Tuesday, April 1, 2014

Autumn Blood [2013]

MPAA (UR would be R)  Fr. Dennis (2 Stars)

IMDb listing

Autumn Blood [2013] (directed and cowritten by Markus Blunder along with Stephen T. Barton) an Austrian film that played recently at the 17th European Union Film Festival held here at the Gene Siskel Film Center in Chicago could best be characterized as a Austrian rendition of Deliverance [1972]

A family from the city has moved out to a small farm high in the Tyrolian Alps.  It's clear at the onset of the film that they're still rather new at this.  The mother (played by Jacqueline Le Saunier) and teenage daughter (played by Stephie Lowe) still clearly haven't gotten the hang of chopping wood. 

The father (played by Jonas Laux) is clearly out of his element as well: When in the opening scene in the film, he sees his wife walking up the road to their farm house being harassed by one of the villagers from the town below, he grabs his rifle and runs down to show him that he means business... only to be shot dead in the head by the villager's friend trailing behind with a shot gun as well.

What to do?  For reasons unclear -- fear, pride, shock -- the family doesn't report the murder of their father/husband to the authorities (in the village below ...).  Instead, they -- mother/wife, teenage daughter, as well as 8-10 year old son (played by Maximilian Harnisch) apparently bury their husband/father on a nearby meadow by a lovely Alpine lake. 

Well, needless to say, things don't get better ...

Mom soon dies as well (why? it's unclear).  The teenage daughter and her younger brother bury her next to their father and still remain living in their little farm house up in the mountains.  Why?  Again, probably fear, now wondering what would happen to them if they reported that they were truly "on their own."

They do manage for a few weeks.  But the villagers come to notice (as villagers would notice) that the kids are now running all the errands for the family, when in the past the parents would have done so.  So the postal clerk (played by George Lenz) eventually calls the authorities, and a social worker (played by Annica McCrudden) eventually arrives "from civilization below" to check on the children.

In the meantime, there are two kids, including a teenage girl, living-up there all alone in the mountains. Some of the villagers had already been acting in a rather predatory manner even when the parents were still alive.  Well ... if "nothing happened" when the father was shot dead, why should anything happen now when the only ones left are the children ... and especially that rather lovely teenage girl.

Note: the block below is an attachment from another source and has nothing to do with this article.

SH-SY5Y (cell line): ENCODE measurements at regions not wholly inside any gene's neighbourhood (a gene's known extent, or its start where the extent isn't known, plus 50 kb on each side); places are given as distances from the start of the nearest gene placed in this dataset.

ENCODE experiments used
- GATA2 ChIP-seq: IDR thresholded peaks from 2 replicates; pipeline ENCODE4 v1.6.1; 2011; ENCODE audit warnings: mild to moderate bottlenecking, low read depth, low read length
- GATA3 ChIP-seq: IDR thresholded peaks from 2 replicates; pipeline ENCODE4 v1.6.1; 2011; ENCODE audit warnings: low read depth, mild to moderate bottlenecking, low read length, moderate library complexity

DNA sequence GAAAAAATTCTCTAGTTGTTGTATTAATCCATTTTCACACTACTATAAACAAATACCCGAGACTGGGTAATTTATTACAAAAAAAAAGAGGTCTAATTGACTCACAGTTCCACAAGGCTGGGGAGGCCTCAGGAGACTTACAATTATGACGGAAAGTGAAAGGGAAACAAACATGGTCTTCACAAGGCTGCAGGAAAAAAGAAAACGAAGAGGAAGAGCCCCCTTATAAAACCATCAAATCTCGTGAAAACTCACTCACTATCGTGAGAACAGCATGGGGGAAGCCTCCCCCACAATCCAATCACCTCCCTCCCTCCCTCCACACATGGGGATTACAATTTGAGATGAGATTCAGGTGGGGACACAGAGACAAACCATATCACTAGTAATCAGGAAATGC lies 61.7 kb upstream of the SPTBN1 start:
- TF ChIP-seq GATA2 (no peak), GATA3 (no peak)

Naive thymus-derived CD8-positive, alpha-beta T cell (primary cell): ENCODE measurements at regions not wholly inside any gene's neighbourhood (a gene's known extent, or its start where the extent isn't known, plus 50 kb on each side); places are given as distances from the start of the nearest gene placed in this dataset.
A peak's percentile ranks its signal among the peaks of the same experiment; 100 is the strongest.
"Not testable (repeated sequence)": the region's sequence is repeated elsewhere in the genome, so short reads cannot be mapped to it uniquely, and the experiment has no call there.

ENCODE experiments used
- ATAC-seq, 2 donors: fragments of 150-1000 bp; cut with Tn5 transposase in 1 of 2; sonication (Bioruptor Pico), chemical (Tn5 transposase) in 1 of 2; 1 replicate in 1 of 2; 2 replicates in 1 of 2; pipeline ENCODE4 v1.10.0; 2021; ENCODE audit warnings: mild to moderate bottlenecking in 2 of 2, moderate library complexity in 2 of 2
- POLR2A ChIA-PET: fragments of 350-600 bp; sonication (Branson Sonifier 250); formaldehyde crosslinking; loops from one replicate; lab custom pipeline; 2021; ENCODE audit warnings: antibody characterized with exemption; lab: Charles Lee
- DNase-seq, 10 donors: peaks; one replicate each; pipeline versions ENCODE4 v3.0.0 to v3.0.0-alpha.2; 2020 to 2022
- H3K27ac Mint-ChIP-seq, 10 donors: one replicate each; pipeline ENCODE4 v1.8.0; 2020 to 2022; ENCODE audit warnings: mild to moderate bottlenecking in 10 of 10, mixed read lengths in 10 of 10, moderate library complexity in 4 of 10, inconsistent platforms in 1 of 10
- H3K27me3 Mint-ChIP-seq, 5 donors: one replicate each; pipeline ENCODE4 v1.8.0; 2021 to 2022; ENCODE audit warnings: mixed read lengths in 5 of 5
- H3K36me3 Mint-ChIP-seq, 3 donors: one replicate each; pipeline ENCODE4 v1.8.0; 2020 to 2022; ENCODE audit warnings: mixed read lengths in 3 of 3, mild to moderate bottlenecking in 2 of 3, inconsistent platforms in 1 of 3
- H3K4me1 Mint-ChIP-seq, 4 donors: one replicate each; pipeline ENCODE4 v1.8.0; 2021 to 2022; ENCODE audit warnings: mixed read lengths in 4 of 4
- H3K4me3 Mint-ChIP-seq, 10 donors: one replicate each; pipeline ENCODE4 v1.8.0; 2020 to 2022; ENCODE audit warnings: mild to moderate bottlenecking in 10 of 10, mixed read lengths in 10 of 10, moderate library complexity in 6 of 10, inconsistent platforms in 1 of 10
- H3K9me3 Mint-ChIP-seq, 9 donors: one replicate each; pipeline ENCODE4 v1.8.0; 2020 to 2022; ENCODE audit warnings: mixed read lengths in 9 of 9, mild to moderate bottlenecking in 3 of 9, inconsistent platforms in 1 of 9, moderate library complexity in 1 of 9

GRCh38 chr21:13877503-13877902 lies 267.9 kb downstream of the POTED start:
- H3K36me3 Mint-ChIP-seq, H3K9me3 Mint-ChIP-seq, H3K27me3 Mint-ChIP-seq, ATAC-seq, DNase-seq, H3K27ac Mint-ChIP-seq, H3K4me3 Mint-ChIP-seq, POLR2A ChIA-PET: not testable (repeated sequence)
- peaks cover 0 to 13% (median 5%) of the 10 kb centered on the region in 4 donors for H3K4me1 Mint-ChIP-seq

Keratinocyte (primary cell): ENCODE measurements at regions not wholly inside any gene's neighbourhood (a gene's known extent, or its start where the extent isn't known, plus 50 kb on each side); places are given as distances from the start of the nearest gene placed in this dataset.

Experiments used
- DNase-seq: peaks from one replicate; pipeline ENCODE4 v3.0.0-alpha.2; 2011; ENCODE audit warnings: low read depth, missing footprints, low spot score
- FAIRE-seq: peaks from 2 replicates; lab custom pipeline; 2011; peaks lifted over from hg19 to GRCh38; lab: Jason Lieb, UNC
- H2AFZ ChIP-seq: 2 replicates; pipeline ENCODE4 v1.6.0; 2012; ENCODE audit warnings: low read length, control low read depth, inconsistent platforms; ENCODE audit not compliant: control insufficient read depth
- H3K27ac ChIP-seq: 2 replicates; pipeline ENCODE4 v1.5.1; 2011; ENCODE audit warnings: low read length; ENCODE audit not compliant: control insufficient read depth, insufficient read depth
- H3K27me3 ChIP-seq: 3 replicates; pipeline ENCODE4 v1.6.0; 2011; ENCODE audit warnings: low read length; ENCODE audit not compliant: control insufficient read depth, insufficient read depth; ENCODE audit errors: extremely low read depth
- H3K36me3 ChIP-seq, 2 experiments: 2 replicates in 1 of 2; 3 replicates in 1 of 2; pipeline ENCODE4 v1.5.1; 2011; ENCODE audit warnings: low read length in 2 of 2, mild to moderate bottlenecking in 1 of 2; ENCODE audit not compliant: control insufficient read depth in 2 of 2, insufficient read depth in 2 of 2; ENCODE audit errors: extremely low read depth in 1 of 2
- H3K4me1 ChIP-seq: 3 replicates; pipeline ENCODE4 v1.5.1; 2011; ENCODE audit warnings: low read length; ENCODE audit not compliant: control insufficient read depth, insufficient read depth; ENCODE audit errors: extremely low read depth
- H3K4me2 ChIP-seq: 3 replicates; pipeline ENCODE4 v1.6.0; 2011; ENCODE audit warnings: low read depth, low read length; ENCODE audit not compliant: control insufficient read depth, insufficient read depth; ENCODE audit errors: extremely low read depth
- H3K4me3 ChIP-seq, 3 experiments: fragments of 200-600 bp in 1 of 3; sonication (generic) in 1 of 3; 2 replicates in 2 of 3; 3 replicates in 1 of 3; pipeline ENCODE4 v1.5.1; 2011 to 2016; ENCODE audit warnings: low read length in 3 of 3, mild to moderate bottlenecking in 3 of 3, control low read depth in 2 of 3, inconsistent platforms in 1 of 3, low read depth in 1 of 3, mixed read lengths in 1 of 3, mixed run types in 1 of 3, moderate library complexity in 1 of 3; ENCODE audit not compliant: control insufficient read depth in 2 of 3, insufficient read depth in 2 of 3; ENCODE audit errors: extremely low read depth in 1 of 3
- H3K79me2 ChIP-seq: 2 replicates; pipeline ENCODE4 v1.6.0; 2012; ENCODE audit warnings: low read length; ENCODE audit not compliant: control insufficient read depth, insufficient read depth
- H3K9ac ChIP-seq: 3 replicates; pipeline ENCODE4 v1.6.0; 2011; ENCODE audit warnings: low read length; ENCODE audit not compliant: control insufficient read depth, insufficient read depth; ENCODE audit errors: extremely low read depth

So the rest of the movie follows ...

There are differences between the way this (European) version of a rather-common Hollywood story-line plays itself out, this European version being perhaps as graphic (though differently) than the Hollywood versions (certainly making the film BASICALLY R-RATED). 

However, let's put it this way, in the Hollywood versions of this storyline, the teenage girl, probably covered in blood would eventually "restore justice" by avenging the deaths of her loved ones.  In this European version, justice is restored but NOT IN THAT WAY.  I'm not going to say more ;-)

What to think of this movie?  It's not particularly edifying.  The villagers are portrayed largely as hypocrites.  They all go to Mass yet SOME of them then leave the Church to do TERRIBLE THINGS to this family (and OTHERS do nothing about it...).  But there are also SOME villagers who are good and do get involved.  On the other hand, the Justice that does come is almost "Divine."  (Again, I'm not going to say anything more about that ... except that "it's interesting."

So ... while certainly not a "kids film" or even a "family film" ... it would probably interest movie goers who are already well versed in the Hollywood treatment of the "Hicks are dangerous and perhaps even Evil" storyline.

That story-line is in itself rather offensive to folks who live in the country (and I've written various reviews against such films [1] [2] [3]).  I suppose what makes this film somewhat interesting is that storyline is somewhat altered to suit a European sensibility.

Again, this film is basically an "Alpine" Deliverance [1972].

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